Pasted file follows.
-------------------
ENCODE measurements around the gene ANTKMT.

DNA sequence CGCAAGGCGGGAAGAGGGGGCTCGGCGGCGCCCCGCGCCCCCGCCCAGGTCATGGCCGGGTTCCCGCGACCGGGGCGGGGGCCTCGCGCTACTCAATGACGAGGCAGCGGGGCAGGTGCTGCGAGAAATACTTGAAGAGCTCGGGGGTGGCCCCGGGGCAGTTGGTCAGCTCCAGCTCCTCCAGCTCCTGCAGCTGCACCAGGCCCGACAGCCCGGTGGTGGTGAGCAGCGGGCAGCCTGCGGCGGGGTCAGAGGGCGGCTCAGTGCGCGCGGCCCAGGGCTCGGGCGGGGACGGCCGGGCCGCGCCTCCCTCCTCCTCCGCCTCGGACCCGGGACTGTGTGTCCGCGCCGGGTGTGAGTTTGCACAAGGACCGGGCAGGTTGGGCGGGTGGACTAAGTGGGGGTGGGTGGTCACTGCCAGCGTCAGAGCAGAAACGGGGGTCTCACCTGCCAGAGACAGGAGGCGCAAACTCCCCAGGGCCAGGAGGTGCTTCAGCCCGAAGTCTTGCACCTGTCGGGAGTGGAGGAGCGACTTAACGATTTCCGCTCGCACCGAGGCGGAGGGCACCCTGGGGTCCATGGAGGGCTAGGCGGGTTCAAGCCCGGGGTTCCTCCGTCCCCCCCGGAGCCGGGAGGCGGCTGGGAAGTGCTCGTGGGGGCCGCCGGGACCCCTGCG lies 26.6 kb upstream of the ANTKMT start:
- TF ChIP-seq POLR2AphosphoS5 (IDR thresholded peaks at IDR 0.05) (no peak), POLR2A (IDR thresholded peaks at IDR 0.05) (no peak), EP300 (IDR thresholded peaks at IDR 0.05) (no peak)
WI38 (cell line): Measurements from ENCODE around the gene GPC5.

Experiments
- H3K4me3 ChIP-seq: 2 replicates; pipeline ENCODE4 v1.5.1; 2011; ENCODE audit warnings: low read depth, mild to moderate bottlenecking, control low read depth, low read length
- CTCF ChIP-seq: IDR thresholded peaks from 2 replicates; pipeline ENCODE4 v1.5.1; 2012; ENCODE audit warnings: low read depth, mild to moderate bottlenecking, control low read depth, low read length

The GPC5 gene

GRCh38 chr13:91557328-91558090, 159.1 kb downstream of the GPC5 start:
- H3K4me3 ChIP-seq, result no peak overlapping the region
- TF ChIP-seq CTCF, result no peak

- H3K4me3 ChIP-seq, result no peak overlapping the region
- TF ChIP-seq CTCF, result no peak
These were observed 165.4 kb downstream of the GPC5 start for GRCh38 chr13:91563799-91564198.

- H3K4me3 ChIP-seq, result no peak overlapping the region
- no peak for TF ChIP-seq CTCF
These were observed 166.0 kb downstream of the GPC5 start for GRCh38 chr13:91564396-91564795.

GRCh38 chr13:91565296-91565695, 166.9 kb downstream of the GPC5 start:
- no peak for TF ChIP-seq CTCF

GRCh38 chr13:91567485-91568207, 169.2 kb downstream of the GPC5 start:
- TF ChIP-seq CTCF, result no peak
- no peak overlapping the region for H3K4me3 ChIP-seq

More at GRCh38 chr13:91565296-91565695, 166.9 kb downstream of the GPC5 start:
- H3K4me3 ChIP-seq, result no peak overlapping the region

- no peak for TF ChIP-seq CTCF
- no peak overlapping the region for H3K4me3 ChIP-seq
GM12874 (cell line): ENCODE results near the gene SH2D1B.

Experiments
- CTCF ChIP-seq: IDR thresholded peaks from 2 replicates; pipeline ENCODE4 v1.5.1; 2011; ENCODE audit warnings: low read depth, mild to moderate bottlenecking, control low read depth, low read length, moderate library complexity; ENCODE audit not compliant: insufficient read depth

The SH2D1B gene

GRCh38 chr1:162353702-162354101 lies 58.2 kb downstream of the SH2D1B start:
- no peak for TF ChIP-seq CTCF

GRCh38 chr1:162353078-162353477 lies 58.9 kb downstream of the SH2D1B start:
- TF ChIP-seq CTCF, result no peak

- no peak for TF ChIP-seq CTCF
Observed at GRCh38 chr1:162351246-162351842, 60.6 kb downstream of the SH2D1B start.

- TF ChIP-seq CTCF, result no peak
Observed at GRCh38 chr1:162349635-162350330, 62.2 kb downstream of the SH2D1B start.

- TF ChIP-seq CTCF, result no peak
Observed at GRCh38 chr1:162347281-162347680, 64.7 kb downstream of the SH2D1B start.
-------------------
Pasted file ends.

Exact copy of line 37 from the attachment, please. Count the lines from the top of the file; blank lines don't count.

- TF ChIP-seq CTCF, result no peak